Thanks for the reply NH. My Win8 Pro discs do have a product key. They are NFR discs I received direct from MS, after I had been dicked around by a suspected software pirate. ("DVD NFR DSCHLDR", "SKU-3UR-00044") So I assume they'll function just like regular retail product?
Not sure exactly what you're trying to explain tho. I did the previous activation interacting direct with the servers by phone, and have assumed that I can do the same again. Are you suggesting that I should expect some sort of Win8 activation hiccup after replacing the motherboard? I don't really want to have to spill my guts to some typically brusque and uncompromising MS call-center nerd. And I thought the advantage of having my own product key (not OEM) was that I should be able to swap my hardware without that hassle?
Do you know the answer to my question about the Media Creation Tool? Thanks.
Hello okkid, and welcome to Ten Forums.
That's correct. The created GenuineTicket.xml file would only be good on the same PC with the same hardware it was created on. The method you listed to install and activate Windows 8.1 on the new hardware to create a new GenuineTicket.xml file for the PC should work just fine.
Personally, I prefer to download an ISO file to use.
The same here! While I couldn't do it previously with 7 6yrs. ago I did make the slipstreamed usb keys for updates and SP1. With 10 however from working with the Insider Preview builds those upgrades are much different ast they simply go on like any service pack type update woutd in constrast to how buggy upgrades installs have been.
The iso downloads not only are convenient when not using the Media Creation tool for media but also for seeing 10 VMs set up. Those upgrades intended for testing and evaluation purposes are only temporary while with the option here you can slap a working clean install on for the long haul.
So far the only option for entering the key from a previous version has been offered to those on TechNet and MSDN and not for the home user who would need to buy a 10 key if not having any previous Windows installation to work such as building a new custom case from scratch. If I end up planning out a new Octocore build(8 core cpu) then I will be looking at getting a new 10 key for that. I'm hoping the present 5yr. old case however will hold up for the time being having replaced a few drives lately!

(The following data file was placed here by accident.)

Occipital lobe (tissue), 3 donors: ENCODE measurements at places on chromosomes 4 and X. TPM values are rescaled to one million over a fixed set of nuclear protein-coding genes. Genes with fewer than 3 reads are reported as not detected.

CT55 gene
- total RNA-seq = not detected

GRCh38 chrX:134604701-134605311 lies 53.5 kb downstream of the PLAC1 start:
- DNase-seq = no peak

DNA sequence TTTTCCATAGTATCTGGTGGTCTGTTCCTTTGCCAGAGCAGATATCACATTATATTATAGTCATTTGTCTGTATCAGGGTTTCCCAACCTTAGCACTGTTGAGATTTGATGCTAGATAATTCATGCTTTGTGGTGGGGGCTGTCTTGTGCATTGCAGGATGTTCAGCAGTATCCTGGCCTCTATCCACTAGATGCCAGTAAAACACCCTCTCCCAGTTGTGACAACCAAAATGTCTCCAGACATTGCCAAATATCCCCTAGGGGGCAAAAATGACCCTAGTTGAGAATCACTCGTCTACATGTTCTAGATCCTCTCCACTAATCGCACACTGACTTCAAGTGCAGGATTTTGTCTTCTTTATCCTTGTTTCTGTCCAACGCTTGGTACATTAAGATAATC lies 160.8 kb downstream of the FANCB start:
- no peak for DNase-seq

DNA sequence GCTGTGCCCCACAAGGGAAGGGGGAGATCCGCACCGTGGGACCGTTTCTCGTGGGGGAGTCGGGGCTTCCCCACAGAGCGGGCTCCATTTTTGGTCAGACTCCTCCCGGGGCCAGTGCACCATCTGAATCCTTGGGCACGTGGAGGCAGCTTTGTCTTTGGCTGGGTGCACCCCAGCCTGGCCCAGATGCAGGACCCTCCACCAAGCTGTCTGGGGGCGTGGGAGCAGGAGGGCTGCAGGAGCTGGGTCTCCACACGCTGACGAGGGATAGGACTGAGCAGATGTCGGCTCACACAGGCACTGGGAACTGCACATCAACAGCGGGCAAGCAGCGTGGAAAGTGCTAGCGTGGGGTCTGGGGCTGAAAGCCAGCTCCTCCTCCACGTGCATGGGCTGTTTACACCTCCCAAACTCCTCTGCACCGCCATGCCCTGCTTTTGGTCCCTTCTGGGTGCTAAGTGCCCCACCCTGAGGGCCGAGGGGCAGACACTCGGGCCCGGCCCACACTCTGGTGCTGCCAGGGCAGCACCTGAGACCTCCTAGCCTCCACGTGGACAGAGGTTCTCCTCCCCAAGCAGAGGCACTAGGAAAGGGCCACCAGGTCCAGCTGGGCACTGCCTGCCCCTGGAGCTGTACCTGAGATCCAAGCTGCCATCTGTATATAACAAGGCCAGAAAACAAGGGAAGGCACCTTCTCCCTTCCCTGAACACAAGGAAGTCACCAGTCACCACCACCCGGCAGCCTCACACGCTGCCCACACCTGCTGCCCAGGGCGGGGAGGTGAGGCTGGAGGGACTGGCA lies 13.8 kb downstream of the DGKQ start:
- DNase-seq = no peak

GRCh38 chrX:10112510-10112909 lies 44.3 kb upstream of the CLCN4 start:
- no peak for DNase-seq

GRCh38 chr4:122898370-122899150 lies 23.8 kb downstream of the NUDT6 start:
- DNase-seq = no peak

Question: How do I upgrade from W10 x32 to x64 while retaining the key?
Once 10 has been activated you shouldn't have any worry about seeing the second clean install 32bit or 64bit activate automatically on it's own. On the laptop recently upgraded here that went from 32bit 7 Home Premium to the upgraded 10 Home 32bit to be followed by the clean install of same to verify at the time the clean install would activate.
Afterwards I replaced the 32bit install with a fresh copy of the 64bit 10 Home and found that activated when first arriving at the desktop. The activation servers keep a record of the initial activation as well as 10 seeing the new Digital entitlement. You should be all set there once you slap the 64bit install on.
If I format the hard drive to install the 64bit version, how would they know that I had a x32 installed until recently???
Here A Clean Install of Windows 10 | The Unofficial Windows 10 Reinstallation Guide it says that Ihave to pay if I want a clean install... I don't understand.